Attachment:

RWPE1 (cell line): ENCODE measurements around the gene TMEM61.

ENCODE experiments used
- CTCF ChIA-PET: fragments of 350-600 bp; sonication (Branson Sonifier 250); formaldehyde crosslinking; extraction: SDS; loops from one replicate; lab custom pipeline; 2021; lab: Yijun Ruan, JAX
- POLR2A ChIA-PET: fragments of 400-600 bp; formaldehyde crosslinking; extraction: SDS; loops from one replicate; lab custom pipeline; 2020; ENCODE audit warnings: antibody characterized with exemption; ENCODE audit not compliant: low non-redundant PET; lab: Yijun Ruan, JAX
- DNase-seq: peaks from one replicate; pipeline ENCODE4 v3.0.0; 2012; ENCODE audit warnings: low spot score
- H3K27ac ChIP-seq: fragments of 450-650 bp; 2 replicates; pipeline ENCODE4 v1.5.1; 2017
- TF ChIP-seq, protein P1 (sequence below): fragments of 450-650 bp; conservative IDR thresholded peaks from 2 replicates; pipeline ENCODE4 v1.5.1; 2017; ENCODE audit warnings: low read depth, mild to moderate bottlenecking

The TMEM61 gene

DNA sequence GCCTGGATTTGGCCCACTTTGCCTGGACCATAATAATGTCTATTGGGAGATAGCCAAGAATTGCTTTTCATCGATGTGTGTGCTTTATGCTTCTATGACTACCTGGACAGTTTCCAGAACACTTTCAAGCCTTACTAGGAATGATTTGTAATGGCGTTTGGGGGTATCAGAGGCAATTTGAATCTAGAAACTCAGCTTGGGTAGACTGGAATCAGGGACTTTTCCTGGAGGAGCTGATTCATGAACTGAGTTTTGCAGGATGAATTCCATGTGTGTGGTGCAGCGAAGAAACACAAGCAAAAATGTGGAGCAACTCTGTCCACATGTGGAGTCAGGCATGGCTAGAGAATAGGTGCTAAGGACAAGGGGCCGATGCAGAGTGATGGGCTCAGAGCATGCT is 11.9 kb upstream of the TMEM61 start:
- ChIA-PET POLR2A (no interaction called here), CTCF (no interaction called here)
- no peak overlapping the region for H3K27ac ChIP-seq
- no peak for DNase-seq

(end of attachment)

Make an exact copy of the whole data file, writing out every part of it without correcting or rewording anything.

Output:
RWPE1 (cell line): ENCODE measurements around the gene TMEM61.

ENCODE experiments used
- CTCF ChIA-PET: fragments of 350-600 bp; sonication (Branson Sonifier 250); formaldehyde crosslinking; extraction: SDS; loops from one replicate; lab custom pipeline; 2021; lab: Yijun Ruan, JAX
- POLR2A ChIA-PET: fragments of 400-600 bp; formaldehyde crosslinking; extraction: SDS; loops from one replicate; lab custom pipeline; 2020; ENCODE audit warnings: antibody characterized with exemption; ENCODE audit not compliant: low non-redundant PET; lab: Yijun Ruan, JAX
- DNase-seq: peaks from one replicate; pipeline ENCODE4 v3.0.0; 2012; ENCODE audit warnings: low spot score
- H3K27ac ChIP-seq: fragments of 450-650 bp; 2 replicates; pipeline ENCODE4 v1.5.1; 2017
- TF ChIP-seq, protein P1 (sequence below): fragments of 450-650 bp; conservative IDR thresholded peaks from 2 replicates; pipeline ENCODE4 v1.5.1; 2017; ENCODE audit warnings: low read depth, mild to moderate bottlenecking

The TMEM61 gene

DNA sequence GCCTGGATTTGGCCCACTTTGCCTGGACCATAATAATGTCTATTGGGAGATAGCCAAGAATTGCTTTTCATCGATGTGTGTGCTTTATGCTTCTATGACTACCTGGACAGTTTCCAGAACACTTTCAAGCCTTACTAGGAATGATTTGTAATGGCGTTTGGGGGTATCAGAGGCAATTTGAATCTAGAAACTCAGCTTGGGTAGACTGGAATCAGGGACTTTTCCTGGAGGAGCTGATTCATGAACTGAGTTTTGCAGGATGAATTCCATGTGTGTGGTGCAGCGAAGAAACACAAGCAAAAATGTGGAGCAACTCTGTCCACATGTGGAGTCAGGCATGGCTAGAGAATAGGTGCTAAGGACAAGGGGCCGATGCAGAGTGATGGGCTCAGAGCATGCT is 11.9 kb upstream of the TMEM61 start:
- ChIA-PET POLR2A (no interaction called here), CTCF (no interaction called here)
- no peak overlapping the region for H3K27ac ChIP-seq
- no peak for DNase-seq